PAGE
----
MACo’s County Innovation Award was established to recognize superb and leading-edge county programs that improve overall quality-of-life and service delivery for a county’s residents.
The Honorable Ingrid Turner, Prince George’s County Circuit Court Associate Judge, MACo Past President, and former Prince George’s County Council Member instituted this award during her term as MACo President in 2012. The award is now a collaboration of the Academy for Excellence in Local Governance and MACo, with support from the Local Government Insurance Trust.
The County Innovation Award is issued to an urban county and a rural county each year. All nominees were impressive, addressing issues in their communities and serving the needs of residents in ways that were truly “outside the box.” Contact information is provided below if you would like to learn more about each nominated program.
MACo and the Academy for Excellence in Local Governance are pleased to announce our two award winners and share information on all nominees, as listed below.
Rural – The Upper Shore Agriculture Microgrant Program (Queen Anne’s, Cecil, and Kent Counties)
The Upper Shore Agriculture Microgrant Program is a collaborative effort, spearheaded by the Upper Shore Regional Council, between Cecil, Kent and Queen Anne’s Counties. Now entering its third year, the program has been successful in improving our regional food system by creating a cohesive relationship between the economic development offices, farmers and agricultural enterprises within the upper shore region. The Ag microgrant program continues to enhance access to fresh food in our rural communities while opening doors to resource sharing and partnerships throughout the upper shore, ultimately helping to create a vibrant and economically sustainable rural community.
The Microgrant program provided an avenue to focus on key economic development objectives as well as address several important community issues within the Upper Eastern Shore. Agriculture and related industries are a key economic development focus in the region and the grant funding allowed for collaborative outreach as well as supported agriculture innovation and growth opportunities. In addition, the program was also successful in improving access to fresh foods in rural areas addressing known food insecurities. Funding also supported several projects focused on sustainable farming practices and innovations that can be shared across the industry.
Vacant buildings in Baltimore pose a serious risk to residents’ health and well-being. In January 2022, three firefighters lost their lives when a vacant building collapsed on them. In partnership with the Data Science for Social Good research group at Carnegie Mellon University, the City is using aerial pictometry of the City and artificial intelligence to identify collapsed rooftops. The information from this model will be integrated with our computer-aided dispatch to alert first responders of potentially dangerous structures before they arrive on scene and will support the City’s prioritization of vacant buildings for demolition.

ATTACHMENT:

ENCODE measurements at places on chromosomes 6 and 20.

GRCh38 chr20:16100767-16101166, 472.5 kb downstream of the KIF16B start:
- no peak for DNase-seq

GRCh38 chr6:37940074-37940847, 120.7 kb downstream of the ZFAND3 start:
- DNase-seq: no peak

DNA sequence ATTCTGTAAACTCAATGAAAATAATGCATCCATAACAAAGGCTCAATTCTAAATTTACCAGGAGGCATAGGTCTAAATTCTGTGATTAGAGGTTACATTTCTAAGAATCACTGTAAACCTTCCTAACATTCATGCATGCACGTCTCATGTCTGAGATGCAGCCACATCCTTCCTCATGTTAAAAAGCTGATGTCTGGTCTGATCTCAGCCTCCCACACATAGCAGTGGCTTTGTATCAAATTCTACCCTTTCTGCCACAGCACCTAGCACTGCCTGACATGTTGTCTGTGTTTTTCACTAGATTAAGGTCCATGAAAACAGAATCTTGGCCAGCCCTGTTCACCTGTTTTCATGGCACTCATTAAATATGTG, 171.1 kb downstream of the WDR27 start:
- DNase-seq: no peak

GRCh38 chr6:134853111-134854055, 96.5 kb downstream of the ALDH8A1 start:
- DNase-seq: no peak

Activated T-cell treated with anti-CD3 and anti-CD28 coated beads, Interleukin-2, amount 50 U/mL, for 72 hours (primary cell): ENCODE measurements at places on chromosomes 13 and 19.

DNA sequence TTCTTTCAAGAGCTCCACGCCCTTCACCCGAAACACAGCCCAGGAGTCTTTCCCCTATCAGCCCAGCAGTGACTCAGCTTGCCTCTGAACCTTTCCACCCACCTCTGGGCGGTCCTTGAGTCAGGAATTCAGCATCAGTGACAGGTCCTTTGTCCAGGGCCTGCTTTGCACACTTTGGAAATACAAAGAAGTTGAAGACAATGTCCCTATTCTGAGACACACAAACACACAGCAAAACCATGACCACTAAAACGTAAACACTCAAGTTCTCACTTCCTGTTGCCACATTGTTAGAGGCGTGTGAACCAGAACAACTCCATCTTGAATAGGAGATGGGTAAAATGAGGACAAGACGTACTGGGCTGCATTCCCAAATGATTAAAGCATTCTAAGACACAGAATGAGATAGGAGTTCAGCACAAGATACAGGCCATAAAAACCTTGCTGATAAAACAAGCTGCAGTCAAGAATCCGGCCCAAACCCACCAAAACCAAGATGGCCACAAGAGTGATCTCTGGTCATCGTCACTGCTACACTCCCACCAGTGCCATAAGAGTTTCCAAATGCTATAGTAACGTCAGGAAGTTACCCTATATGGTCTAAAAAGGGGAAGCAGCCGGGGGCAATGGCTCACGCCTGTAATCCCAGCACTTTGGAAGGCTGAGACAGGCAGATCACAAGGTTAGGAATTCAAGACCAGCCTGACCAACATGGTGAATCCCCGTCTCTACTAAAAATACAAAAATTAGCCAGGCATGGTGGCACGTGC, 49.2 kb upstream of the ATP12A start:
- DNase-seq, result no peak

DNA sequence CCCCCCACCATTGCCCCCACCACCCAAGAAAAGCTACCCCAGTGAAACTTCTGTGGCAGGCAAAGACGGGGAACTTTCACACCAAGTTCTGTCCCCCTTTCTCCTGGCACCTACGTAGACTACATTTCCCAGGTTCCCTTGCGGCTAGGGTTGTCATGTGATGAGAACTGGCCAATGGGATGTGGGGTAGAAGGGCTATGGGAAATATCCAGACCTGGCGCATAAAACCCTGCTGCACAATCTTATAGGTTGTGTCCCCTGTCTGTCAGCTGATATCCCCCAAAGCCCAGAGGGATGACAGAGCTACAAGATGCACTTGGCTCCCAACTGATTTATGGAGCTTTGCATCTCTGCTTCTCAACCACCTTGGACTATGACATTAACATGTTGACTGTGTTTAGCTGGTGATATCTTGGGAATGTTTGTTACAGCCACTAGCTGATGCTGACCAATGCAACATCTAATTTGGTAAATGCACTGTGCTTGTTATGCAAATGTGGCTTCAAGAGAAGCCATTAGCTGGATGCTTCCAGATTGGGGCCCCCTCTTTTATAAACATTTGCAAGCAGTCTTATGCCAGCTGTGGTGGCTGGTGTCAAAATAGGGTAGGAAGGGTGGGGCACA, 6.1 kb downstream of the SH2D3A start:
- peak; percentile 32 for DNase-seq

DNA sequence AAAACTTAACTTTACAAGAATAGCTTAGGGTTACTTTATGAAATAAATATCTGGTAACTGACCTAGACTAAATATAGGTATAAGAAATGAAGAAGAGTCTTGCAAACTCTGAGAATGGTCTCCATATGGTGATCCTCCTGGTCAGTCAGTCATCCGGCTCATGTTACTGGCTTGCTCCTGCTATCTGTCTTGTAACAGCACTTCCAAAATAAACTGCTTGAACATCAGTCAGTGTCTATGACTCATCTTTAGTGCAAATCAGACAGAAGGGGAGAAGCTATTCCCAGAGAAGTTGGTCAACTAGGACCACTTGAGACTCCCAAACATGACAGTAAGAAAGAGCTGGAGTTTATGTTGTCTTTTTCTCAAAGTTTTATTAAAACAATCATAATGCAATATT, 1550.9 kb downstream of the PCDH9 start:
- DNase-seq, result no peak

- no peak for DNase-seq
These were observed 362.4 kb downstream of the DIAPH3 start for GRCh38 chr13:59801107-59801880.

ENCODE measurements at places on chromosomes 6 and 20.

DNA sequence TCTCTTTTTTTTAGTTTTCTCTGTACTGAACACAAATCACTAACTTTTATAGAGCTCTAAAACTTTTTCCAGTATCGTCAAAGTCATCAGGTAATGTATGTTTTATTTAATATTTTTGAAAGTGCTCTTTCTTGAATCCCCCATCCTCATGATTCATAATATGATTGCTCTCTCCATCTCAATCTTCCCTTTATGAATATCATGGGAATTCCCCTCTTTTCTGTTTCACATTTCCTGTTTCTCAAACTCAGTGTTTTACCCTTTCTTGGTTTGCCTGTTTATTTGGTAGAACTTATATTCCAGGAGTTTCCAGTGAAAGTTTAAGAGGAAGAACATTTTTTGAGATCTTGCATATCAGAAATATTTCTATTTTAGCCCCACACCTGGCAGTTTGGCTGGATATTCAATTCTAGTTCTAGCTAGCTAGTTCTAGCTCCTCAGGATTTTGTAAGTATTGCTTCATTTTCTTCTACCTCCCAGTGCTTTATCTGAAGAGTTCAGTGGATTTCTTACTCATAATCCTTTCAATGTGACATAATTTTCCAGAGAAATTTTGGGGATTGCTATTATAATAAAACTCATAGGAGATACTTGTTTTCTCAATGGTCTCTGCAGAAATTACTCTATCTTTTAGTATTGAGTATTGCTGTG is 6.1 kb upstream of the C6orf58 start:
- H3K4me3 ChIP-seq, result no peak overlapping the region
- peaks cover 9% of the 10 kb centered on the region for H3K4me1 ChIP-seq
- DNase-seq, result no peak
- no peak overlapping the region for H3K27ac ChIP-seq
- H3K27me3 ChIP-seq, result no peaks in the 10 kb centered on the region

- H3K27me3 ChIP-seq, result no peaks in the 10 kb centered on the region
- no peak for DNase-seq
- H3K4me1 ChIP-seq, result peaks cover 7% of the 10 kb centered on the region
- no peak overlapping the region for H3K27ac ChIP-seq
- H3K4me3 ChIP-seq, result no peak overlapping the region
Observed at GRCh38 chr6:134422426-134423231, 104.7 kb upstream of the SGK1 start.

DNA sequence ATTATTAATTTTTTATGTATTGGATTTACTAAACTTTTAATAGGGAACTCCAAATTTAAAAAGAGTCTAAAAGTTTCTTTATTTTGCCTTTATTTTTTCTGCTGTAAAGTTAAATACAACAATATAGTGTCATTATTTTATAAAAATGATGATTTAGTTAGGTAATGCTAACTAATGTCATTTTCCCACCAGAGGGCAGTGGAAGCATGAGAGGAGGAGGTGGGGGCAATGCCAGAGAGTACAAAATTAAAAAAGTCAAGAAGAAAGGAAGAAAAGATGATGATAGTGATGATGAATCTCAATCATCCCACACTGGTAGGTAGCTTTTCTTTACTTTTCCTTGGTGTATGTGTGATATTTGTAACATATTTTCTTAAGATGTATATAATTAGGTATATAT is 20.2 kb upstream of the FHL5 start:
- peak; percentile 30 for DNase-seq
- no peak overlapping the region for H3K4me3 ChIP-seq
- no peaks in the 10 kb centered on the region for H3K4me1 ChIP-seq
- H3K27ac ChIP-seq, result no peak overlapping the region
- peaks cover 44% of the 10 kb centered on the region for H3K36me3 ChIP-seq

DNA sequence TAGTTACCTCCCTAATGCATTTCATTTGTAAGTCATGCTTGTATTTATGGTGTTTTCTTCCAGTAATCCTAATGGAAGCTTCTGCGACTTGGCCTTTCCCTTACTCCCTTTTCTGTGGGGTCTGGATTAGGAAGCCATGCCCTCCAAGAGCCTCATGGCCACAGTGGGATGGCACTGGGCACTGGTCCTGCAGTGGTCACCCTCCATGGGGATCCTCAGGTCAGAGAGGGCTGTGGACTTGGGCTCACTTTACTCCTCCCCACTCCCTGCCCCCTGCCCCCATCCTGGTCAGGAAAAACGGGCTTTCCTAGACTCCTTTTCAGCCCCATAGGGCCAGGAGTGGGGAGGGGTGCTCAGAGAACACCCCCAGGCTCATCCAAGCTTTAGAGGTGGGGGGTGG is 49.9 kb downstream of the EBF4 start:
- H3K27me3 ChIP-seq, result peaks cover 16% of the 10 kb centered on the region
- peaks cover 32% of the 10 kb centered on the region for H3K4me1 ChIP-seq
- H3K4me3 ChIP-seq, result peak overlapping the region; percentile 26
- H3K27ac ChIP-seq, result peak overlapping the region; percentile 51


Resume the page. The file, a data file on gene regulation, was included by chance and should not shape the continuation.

The City of Baltimore has approximately 14,000 vacant buildings. Many of these buildings have deteriorated to the point of having rooftop damage or collapse. These particular vacants represent some of the most dangerous to residents, and among row houses structural issues tend to spread to neighboring row houses. However, for a first responder arriving at a structure or a housing inspector in front of the building, it is not always readily apparent whether there is rooftop collapse given their line of sight. By identifying which buildings have a collapsed rooftop using aerial imagery, the City can now provide the information to first responders through computer-aided dispatch so that safer decisions and approaches can be used at these dangerous structures. Further, the Housing Department can target structures with collapsed roofs for emergency demolition or otherwise prioritize them for remediation or demolition. The outcome for the City will be increased safety for residents and first responders and will contribute to longer-term community development through blight remediation.
Allegany County Department of Emergency Services
At the end of the 1990s, Allegany County’s emergency medical system resembled all the rural counties in Maryland. In that system, Allegany County’s only full-time paid staff operated the local 911 center. Meaning that residents were heavily depending on volunteer rescue squads to respond to an emergency. Over the last two decades, however, state-provided resources have not been enough to solve the challenge of the declining number of qualified local EMS clinicians – and maintaining an acceptable response performance. Allegany County began filling gaps in the local system with paid EMS clinicians, but, like so many small jurisdictions, it was running uphill against declining performance results. To provide quality of life and service to our county’s residents, we have completely rejuvenated Allegany County Department of Emergency Services out of necessity to maintain and improve public safety in Allegany County.
Charles County Business Growth Advantage Program (BGAP)